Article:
On the StemExpress sidewalks: We always win when we stand for life

It was ten after twelve. I was late again. A new man stood on the sidewalk alone, holding a sign I couldn’t quite read from where I parked. As I crossed the road I noticed it read, “I support StemExpress.”

So this must be Jim.*

Susan told me last Friday that a man had approached the picketers on Wednesday and said he was going to organize a counter protest. The protesters were civil – cordial, even. They told him he was welcome on the sidewalk any time. This is what freedom is all about. Susan told me he seemed surprised  by the welcome, even as both sides expressed their view that the other was wrong.

Jim had science and research on his side, he said, and he was out to set the record straight.

So, as I crossed the street, I walked right up to him with my protest signs tucked under one arm while extending the other towards him. We shook hands as I said, “You must be Jim; welcome to the sidewalk. Susan told me you’d be coming. I’m Marcia.”

As I took my place on the other side of the StemExpress driveway, I selected two signs. One read, “Selling Body Parts is Illegal,” and the other, “A person’s a person no matter how small. By Dr. Seuss.”

While the StemExpress security guard watched from the sidelines, Jim and I exchanged polite conversation. “How long have you lived here?” Jim had me beat. My family’s only lived here since the late 80’s. He and his wife had been here since the mid-70’s.

“So Jim, what brings you to the sidewalk?”

“I’m here because the Colorado shooter was incited by the language you use,” he said.

I started a comeback, but he shut me down flat, saying, “I don’t want to debate this.”

“Okay,” I said, quickly regretting that the first words out of my mouth weren’t something like, What happened in Colorado was a terrible tragedy. I’m against violence in all its forms. But the moment was lost.

For a space of about five minutes, we said nothing. I prayed silently, interspersed with calls of  “thank you” to the passersby who showed support for my protest with a honk or a wave. Then I looked at Jim and said, “We should keep score.”

With a smile he said, “I already have been. I’ve got ten, you’ve got six.” I was tempted to lobby a protest right then. There was no way he had ten supporters. He must have been counting before I arrived. But instead, I said, ‘You’re on.”

The next moment, a man drove by, and honked and waved at… me. “Thank you!” my voice rang out to the driver. I said to Jim, “That’s seven.” We both smiled.

Minutes later, a fellow stopped in the middle of the road, having read both sides’ signs. He looked at me and said, “What’s this all about?”

“I’m protesting StemExpress’s profiteering on abortion.”

“So they don’t do abortions?”

“No,” I said, “But they are making millions on selling baby body parts.”

“She’s exaggerating,” was all Jim had time to say before the man drove off – but not without first thanking me for being there.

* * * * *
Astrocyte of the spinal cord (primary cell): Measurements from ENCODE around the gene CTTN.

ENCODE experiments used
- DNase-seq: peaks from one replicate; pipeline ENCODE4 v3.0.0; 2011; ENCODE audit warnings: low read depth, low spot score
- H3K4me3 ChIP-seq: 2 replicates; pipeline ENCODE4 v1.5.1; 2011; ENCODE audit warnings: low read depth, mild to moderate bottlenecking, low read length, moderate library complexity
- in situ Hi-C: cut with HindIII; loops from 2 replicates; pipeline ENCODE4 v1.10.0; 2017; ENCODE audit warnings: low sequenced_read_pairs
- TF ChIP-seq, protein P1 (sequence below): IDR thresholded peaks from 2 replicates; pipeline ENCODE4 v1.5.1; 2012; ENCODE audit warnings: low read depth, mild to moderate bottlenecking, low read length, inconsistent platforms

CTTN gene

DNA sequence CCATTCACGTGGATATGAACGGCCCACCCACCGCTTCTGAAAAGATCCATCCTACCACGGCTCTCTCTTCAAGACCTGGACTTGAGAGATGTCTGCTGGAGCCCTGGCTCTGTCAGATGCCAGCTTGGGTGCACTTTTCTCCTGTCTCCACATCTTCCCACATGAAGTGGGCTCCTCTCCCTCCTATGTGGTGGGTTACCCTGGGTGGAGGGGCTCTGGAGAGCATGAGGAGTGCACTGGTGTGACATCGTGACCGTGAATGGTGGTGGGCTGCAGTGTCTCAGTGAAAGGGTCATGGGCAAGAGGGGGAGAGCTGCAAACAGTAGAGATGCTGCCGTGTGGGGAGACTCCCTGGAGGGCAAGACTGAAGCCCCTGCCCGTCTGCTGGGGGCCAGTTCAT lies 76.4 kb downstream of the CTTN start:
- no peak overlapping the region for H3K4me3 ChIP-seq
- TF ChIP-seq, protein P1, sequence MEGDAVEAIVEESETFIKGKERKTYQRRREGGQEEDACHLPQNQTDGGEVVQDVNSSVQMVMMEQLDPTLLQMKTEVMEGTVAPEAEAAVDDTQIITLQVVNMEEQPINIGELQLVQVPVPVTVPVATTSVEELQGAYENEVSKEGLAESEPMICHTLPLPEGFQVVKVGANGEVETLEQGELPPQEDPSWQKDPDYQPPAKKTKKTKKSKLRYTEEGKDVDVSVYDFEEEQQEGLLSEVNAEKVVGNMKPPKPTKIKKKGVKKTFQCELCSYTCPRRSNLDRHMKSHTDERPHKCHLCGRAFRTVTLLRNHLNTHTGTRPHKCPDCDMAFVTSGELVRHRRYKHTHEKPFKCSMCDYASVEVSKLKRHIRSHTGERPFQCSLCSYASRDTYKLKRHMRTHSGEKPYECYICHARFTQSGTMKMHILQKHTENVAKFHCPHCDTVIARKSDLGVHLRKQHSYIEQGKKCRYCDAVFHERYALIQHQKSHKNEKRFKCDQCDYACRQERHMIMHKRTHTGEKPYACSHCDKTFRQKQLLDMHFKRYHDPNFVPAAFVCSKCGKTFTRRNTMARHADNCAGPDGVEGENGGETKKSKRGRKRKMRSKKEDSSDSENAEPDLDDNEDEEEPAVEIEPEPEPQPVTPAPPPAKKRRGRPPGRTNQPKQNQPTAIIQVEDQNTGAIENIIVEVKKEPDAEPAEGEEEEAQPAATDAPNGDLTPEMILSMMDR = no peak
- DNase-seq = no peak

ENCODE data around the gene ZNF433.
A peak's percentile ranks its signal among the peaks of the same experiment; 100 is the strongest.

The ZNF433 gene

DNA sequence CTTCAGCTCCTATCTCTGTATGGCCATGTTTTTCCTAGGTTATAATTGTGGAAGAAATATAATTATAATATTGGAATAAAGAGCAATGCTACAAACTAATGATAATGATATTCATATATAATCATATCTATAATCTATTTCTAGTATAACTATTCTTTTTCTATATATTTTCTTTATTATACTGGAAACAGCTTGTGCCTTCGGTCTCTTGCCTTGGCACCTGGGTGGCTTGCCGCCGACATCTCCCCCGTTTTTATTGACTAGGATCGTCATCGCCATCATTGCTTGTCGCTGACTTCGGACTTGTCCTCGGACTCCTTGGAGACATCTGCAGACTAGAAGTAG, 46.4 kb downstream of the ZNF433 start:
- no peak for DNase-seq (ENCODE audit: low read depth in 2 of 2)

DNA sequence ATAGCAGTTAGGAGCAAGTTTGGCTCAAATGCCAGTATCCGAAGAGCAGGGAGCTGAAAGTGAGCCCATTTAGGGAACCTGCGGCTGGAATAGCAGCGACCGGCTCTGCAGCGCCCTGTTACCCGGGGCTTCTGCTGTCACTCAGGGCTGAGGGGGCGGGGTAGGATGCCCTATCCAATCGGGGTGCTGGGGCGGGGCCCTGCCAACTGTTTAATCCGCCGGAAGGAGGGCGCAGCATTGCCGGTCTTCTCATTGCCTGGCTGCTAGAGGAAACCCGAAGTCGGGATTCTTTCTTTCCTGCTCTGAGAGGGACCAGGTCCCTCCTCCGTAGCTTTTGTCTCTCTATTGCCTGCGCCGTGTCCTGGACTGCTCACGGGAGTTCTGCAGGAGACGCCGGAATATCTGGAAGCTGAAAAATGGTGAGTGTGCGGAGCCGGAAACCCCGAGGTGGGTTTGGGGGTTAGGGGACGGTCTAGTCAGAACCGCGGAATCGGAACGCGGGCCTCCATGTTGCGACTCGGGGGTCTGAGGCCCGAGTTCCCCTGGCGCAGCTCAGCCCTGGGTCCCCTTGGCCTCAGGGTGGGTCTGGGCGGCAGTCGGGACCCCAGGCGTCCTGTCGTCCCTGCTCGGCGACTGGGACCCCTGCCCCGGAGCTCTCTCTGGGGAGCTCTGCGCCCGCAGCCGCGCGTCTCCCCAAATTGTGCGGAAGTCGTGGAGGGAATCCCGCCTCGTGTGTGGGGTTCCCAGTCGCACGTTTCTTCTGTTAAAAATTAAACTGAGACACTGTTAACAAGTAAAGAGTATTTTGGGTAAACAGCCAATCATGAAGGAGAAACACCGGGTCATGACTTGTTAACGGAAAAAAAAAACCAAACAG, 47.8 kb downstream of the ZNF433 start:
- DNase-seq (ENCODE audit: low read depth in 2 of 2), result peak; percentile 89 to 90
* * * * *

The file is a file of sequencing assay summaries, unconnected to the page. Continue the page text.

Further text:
At this point the score was nine to eleven. Jim was still ahead.

Another man drove back by twice just to clarify whose side he was on. He looked at me and said, “You should pack it in.” He was supporting Jim.

But it wasn’t long before Jim and I were neck in neck at twelve supporters a piece. Then a couple walking down the sidewalk on the other side of the street stopped, read my signs and called out, “Can I take your picture? I want to post it on my Facebook page. What you’re doing is just great.” With that vote of support, I pulled ahead and looked back only once.

When a woman drove by and flipped me off, I said to Jim, “That one’s for you.” He was reluctant to take it, but I said, “People express themselves in all sorts of ways. That was clearly a vote for your side.”

Though accepting his point, Jim was clearly a nice man. At a big gust of wind, my unused signs were blown across the sidewalk and into the street – and he tried to help me collect them.

At 12:55, Jim said he was packing it in. He’d been there since 11:45. He acknowledged my decisive win. I said, “I look forward to seeing you again.”

“Oh, you will, indeed,” he said as he walked away and disappeared around a bend in the sidewalk.

The security guard, who had been observing all of this, then asked me, “So, who won the contest?”

“Well, even though he gave himself an unfair advantage by starting at ten and giving me six, the final score was twenty to thirteen. My win.”

The broadest smile spread across the guard’s face. Then, as if to catch himself, he quickly said, “I’m just glad everything was amiable.”

“Me too.”

A few minutes later I was carrying my signs across the street to my car, thanking Jesus and acknowledging that the “win” wasn’t mine. That was a win for the voiceless whose bodies are bought and sold for profit and desecrated in the name of science.

But Placerville, California, knows – or at least the majority of people who passed down Pacific Street this day know – that despite Jim’s show of support for StemExpress, the question of what should be done with the bodies of babies killed by abortion is not morally neutral. And despite all of the pro-abortion rhetoric since the shooting in Colorado Springs, what’s been happening at that abortion facility, day in and day out, both before and after a madman let loose his gun on the innocent, is a violent tragedy too.

All human life – large and small, born and preborn – is worth standing on the sidewalk for, whether we win or lose.

* Names have been changed to protect the privacy of the individuals.

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